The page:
The Luck of the Irish: St. Patrick’s Day Alternatives in NYC

By Alison Durkee

NYC will be getting a bit of the luck of the Irish this weekend. Make some plans to celebrateand enjoy Irish culture all month longwith these upcoming events.

The centerpiece of NYC’s St. Patrick’s Day festivities is the annual St. Patrick’s Day Parade, which will kick off at 11am on 44th Street before making its way up Fifth Avenue to 79th Street. Brooklynites can also enjoy their own parade one day later on Sunday, March 18, which will head down Prospect Park West starting at 1pm.

Get ready for your St. Patrick’s Day libations by crafting your own beer mug at a workshop run by Brooklyn Glass, which will take place on the 17th at 11am. For a more historical twist on the holiday, head to the Merchant’s House Museum, where they’ll be putting the spotlight on the Irish immigrant domestic servants who once worked at the historic home. Bookworms, meanwhile, can spend the day taking advantage of the Irish Arts Center’s Annual Book Day. The arts center will set up a dozen pop-up stands throughout the city dedicated to distributing free books by Irish and Irish American authors, as well as authors from the Caribbean islands.

Ireland is known for its contributions to the worlds of art and literature, and there are plenty of ways to celebrate the country’s rich culture even outside of March 17. In addition to its Book Day, the Irish Arts Center will continue to offer looks at Irish culture this spring, including an introductory workshop on hard shoe Irish dance on March 31 and a screening of the Irish-made animated feature film The Breadwinner at the Museum of the Moving Image that same afternoon. Film fans can also explore how Irish-Jewish relationships have been explored in American film at a talk on March 29. On March 15, the Irish Consulate will host an event with the authors of the newly released compilation book Family Histories of the Irish Revolution, which will discuss Ireland’s Easter Uprising and how Americans contributed to the Irish Freedom cause.

Irish culture is also always in the spotlight at the Irish Repertory Theatre, which will continue to celebrate the country with its slate of performances this spring. Currently running at the theater is Three Small Irish Masterpieces (through April 22), a trio of one-act plays from the turn of the century that were part of an initiative to increase national pride and identity through Irish theatre. Starting March 30, iconic actor Matthew Broderick will take to the Irish Rep’s stage for Conor McPherson’s The Seafarer, which earned a 2008 Tony Award nomination for Best Play. The theater will also host two one-night only performances this spring, as Irish violinist Greg Harrington performs on May 1 and Irish scholar and former director Christopher Fitz-Simon reads from the letters of celebrated director Tyrone Guthrie at an event on April 24.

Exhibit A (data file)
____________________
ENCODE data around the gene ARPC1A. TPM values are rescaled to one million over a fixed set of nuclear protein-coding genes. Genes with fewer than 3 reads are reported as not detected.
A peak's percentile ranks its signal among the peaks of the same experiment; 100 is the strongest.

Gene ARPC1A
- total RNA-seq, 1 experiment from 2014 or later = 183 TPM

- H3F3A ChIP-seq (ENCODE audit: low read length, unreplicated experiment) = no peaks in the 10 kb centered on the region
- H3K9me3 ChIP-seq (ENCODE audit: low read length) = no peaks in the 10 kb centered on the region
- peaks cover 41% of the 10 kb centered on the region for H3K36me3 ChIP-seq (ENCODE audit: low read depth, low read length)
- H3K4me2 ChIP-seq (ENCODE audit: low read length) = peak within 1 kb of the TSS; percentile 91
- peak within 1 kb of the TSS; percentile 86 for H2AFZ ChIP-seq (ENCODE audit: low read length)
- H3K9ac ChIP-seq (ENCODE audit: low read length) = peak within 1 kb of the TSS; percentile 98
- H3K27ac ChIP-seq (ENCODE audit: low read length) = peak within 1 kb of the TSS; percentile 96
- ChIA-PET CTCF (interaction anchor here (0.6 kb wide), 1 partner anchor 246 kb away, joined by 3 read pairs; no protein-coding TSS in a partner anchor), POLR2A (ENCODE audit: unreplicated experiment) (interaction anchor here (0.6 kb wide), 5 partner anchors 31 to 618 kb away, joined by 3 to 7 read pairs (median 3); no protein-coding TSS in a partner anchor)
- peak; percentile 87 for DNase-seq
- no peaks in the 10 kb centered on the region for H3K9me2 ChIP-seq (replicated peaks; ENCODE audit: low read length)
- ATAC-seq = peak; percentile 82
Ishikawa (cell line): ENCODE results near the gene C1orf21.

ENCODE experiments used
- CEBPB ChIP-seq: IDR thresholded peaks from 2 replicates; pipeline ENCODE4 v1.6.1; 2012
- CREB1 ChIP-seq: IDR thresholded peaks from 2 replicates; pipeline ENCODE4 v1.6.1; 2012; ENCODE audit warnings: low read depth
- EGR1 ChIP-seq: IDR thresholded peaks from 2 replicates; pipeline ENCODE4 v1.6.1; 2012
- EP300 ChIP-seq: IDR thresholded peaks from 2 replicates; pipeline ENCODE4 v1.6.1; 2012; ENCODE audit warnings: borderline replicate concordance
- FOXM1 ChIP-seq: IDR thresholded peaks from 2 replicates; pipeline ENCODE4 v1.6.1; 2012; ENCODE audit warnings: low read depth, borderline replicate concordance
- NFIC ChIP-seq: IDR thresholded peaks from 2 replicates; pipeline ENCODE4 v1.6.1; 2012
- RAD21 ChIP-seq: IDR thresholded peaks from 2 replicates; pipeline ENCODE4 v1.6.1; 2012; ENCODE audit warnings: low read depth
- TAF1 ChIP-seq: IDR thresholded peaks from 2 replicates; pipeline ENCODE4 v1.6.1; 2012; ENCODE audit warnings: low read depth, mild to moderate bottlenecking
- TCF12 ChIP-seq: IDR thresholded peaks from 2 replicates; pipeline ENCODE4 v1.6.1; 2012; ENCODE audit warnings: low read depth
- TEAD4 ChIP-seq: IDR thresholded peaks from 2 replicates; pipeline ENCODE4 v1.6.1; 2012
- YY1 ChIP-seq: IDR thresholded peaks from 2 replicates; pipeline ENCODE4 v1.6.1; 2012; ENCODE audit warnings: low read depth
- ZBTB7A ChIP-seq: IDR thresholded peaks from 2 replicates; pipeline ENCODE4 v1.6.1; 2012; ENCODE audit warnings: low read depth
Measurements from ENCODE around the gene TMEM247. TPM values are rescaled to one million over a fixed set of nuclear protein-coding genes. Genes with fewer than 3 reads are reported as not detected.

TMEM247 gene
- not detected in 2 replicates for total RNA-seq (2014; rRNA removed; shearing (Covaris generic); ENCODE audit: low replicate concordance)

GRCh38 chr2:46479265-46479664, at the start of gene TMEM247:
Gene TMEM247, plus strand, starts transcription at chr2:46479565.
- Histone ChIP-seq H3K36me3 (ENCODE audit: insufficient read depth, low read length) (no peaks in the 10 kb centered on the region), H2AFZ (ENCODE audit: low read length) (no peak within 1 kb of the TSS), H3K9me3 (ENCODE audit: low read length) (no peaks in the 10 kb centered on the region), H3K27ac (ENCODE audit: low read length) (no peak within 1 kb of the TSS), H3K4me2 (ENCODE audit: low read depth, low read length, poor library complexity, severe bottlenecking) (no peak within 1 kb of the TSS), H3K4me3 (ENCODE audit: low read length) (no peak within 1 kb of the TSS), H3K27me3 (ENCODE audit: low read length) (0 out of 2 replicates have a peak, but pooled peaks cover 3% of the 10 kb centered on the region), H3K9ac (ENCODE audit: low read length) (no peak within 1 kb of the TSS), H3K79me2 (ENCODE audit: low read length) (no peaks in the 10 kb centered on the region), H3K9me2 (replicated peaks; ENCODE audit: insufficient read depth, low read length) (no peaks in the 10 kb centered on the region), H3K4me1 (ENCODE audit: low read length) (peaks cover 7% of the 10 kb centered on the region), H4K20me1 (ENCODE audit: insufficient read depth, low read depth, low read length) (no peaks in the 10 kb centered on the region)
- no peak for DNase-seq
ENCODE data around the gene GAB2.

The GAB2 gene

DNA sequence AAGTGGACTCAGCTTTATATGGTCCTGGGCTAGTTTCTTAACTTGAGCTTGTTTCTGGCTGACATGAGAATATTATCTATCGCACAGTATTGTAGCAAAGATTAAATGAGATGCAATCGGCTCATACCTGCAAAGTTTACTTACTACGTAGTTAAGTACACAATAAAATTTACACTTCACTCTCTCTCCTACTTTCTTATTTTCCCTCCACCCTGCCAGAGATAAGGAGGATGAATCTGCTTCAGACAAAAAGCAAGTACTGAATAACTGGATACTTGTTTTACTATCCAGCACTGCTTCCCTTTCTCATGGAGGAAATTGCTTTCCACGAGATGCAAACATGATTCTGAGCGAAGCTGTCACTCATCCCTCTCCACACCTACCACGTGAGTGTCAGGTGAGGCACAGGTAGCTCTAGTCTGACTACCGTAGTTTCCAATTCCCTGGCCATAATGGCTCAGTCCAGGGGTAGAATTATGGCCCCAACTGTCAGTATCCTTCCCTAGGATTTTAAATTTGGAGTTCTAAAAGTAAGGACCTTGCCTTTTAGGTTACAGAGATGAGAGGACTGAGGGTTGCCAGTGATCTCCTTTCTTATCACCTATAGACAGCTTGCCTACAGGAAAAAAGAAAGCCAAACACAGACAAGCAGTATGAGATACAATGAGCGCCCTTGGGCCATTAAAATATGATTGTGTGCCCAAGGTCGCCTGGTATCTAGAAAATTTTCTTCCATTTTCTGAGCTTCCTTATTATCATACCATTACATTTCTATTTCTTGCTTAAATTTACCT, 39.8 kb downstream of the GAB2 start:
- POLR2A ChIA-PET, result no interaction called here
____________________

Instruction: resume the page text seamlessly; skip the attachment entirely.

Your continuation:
Outside of the city’s Irish cultural institutions, Irish history and the stories of the immigrants who came from Ireland to settle in New York can be found all around the city and its streets. On March 18, Big Onion Tours will host a look at the former “Little Ireland” district on the Lower East Side with their Irish New York walking tour. The role the Irish Mob played in New York’s seedier underbelly will be the focus of a walking tour of Hell’s Kitchen, which runs throughout St. Patrick’s Day weekend and on Saturdays. New Yorkers looking for a tour that keeps them out of the cold, on the other hand, can head to the Merchant’s House Museum, which will host a special “Spirit of the Irish” Candlelight Ghost Tour on March 16. The Tenement Museum offers daily “Irish Outsiders” tours focused on the tenement’s former Irish residents.

Irish Famine Memorial: Ludovic Bertron -- Flickr

Irish Hunger Memorial: Ludovic Bertron — Flickr

Any time of day, until night falls, you can visit a facsimile of the land those early émigrés left behind at the Irish Hunger Memorial. It’s a rural half-acre in the middle of the Financial District, complete with stone cottage, gone-to-seed potato fields and stones from all over Ireland. Paneled text describes Ireland’s Great Famine, with parallels to global hunger zones today.

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